Can Marijuana Affect My Memory?

Can Marijuana Affect My Memory?

Marijuana is often considered a soft drug, because of its milder side effects. It does not cause many of the adverse effects of hard drugs like alcohol, opiates, opioids, stimulants and benzodiazepines. Additionally, it will not cause fatal overdose and does not induce severe withdrawal symptoms when someone goes long enough without a dose. However, marijuana does cause serious problems, including impaired memory and cognitive function.

THC and Brain Function

The active ingredient in marijuana is tetrahydrocannibinol (THC), which acts on the brain’s cannabinoid receptors. These receptors are part of the neural communication network known as the endocannabinoid system, which is integral to normal brain development and function. Normally the cannabinoid receptors are activated by natural chemicals, but marijuana hijacks these receptors. Most cannabinoid receptors are located in regions of the brain responsible for thinking, concentration, coordinated movement, pleasure, sensory and time perception and memory.

THC over activates the endocannabinoid system, which causes the high of marijuana use. The problem is that this also causes a number of negative effects. Memory, especially short-term memory, is impaired, as are motor skills, concentration, learning, problem solving and perception of space and time.

How Marijuana Affects Cognitive Function

A number of factors contribute to how greatly marijuana impairs memory and other cognitive abilities. The amount of marijuana someone uses and the frequency of that use correlate with how impaired your cognition can become. In other words, the more marijuana you smoke and the more often you smoke, the more likely you are to damage your memory and other brain functions.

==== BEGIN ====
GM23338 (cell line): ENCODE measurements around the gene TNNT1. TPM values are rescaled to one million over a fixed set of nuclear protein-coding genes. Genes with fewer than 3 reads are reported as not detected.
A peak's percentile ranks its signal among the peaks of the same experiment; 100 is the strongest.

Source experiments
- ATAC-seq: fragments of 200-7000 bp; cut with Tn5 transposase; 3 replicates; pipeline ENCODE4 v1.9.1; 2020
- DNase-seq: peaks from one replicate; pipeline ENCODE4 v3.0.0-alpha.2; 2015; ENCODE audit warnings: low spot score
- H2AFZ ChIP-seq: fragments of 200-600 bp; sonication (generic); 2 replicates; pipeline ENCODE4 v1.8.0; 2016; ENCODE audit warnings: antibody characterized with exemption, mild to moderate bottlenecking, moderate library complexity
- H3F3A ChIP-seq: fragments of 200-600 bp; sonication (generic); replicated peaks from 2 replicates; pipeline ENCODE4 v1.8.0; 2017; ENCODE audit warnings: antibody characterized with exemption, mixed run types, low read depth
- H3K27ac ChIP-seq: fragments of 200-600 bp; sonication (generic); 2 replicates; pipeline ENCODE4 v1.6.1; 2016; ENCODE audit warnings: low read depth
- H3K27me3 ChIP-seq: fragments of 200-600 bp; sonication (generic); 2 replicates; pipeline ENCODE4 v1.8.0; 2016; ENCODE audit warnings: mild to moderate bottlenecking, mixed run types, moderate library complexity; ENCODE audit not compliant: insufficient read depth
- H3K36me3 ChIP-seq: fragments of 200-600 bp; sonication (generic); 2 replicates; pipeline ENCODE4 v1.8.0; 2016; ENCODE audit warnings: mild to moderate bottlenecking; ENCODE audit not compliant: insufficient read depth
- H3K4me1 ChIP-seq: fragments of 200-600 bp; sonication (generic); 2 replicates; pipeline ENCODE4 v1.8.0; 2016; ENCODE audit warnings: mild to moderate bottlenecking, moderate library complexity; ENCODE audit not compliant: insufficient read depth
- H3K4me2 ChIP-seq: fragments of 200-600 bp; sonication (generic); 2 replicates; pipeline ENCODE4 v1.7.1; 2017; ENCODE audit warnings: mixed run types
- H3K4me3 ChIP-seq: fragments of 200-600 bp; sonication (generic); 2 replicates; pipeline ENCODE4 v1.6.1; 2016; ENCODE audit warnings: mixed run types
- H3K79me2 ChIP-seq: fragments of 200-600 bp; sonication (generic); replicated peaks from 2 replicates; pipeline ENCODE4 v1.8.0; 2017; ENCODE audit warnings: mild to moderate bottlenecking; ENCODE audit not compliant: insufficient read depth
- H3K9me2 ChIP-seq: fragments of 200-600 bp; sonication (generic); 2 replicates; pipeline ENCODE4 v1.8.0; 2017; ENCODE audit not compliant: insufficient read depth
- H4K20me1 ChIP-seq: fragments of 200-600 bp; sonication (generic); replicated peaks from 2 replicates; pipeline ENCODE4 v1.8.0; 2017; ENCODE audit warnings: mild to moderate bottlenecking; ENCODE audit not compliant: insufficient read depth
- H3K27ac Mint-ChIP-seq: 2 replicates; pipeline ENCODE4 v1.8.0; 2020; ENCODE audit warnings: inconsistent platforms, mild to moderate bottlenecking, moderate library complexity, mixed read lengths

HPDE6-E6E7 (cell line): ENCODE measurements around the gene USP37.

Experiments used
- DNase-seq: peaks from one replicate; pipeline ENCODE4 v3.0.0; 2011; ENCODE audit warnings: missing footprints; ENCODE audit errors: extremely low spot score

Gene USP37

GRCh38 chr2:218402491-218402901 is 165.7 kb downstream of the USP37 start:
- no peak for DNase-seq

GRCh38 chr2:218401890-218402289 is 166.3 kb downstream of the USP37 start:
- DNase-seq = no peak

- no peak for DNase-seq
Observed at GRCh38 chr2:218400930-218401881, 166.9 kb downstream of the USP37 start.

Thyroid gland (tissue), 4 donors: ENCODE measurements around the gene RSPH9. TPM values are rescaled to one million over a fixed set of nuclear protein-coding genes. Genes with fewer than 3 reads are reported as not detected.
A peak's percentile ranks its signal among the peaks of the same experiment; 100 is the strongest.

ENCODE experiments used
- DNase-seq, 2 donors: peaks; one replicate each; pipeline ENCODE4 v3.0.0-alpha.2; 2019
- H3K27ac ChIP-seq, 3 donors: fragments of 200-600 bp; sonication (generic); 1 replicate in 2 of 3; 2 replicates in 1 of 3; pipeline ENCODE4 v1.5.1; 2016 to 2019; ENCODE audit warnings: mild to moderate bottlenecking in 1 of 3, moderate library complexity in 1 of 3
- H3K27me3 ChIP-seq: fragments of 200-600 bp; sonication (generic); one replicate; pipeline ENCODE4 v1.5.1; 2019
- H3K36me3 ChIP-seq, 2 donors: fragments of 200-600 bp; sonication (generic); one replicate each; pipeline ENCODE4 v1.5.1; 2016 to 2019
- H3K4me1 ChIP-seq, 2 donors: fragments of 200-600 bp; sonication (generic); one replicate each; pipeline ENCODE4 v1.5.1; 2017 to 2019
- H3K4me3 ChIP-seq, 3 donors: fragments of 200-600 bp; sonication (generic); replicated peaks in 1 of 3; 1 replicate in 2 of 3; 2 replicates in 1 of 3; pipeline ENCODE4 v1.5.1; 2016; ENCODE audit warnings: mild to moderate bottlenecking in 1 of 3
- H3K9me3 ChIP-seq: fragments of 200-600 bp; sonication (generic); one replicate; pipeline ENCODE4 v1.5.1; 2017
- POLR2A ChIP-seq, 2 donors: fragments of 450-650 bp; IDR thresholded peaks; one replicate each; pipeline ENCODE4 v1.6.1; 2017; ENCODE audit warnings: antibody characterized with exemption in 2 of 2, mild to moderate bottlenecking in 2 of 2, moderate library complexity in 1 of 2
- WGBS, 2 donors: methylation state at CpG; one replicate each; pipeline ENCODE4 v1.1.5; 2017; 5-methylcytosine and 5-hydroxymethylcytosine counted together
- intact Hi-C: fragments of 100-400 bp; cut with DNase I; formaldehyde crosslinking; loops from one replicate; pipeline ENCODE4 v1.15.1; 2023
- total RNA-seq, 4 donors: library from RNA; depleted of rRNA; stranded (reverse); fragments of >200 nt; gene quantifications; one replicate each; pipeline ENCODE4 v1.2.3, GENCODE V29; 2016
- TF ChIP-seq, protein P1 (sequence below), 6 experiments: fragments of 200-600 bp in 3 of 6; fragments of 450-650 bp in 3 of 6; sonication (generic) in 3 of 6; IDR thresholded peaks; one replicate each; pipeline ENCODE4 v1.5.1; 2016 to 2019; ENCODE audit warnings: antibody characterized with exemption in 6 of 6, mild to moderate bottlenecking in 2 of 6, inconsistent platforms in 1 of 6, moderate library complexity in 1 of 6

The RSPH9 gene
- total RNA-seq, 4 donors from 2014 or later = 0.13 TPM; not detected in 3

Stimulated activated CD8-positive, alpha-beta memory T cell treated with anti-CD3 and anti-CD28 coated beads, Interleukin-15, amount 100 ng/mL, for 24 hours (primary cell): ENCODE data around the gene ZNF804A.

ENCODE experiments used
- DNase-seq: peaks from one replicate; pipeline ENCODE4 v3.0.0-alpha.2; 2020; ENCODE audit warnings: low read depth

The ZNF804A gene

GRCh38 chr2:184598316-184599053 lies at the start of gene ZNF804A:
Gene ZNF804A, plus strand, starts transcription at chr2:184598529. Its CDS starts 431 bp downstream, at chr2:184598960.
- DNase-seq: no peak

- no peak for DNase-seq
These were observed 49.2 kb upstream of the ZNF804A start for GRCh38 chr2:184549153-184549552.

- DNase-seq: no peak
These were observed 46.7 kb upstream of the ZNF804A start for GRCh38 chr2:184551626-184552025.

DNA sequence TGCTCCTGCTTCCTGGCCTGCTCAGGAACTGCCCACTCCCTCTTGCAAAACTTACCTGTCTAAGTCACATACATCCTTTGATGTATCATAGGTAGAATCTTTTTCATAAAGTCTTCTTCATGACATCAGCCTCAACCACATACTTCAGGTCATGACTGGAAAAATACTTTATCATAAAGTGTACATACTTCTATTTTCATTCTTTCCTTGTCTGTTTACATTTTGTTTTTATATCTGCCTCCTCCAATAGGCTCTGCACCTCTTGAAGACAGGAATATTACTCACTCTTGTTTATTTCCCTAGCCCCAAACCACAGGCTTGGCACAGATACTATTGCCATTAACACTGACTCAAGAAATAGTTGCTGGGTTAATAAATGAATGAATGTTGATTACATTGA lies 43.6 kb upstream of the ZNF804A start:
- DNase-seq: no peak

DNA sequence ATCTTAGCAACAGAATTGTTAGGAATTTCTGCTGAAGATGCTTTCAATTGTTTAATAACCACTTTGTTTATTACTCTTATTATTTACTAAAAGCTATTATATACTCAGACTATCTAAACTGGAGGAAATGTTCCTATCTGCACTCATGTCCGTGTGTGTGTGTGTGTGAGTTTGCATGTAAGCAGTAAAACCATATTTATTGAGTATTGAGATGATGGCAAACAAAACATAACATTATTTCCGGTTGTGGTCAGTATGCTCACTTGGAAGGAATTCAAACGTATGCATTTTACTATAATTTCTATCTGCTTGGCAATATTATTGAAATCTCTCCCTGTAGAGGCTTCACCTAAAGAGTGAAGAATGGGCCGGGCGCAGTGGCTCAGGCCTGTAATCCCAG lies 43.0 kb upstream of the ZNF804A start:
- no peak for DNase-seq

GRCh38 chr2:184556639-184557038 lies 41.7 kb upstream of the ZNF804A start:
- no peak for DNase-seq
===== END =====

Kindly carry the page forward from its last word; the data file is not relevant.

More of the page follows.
The age someone starts using marijuana is also connected with cognitive impairment. Generally speaking, the younger you start abusing marijuana, especially if you start in your developmental years, you can expect more severe and longer lasting problems. For instance, according to the National Institute on Drug Abuse (NIDA), people who begin using marijuana as teenagers experience higher cognitive deficits that may last well into adulthood, even if they stop using marijuana at some point. On the other hand, those who begin using marijuana as adults experience less cognitive impairment and may regain lost cognitive function if they quit using. NIDA also cites a study where people who heavily used marijuana in their teens lost as many as eight IQ points between ages 13 and 38, and they did not regain lost cognitive abilities even if they quit using as adults. The same study found that those who began using marijuana as adults did not show significant declines in IQ scores.

Treating Marijuana Addiction

Contrary to popular belief, marijuana is addictive. It does not induce dangerous withdrawal symptoms upon cessation of use, so medically supervised inpatient detox is not necessary, but users will suffer problematic effects. Psychological marijuana addiction responds well to treatment that includes counseling and follow-up support. If you or someone you know needs treatment for marijuana addiction, or if you have any questions about how this drug affects the brain, please call our toll-free, 24 hour helpline right now.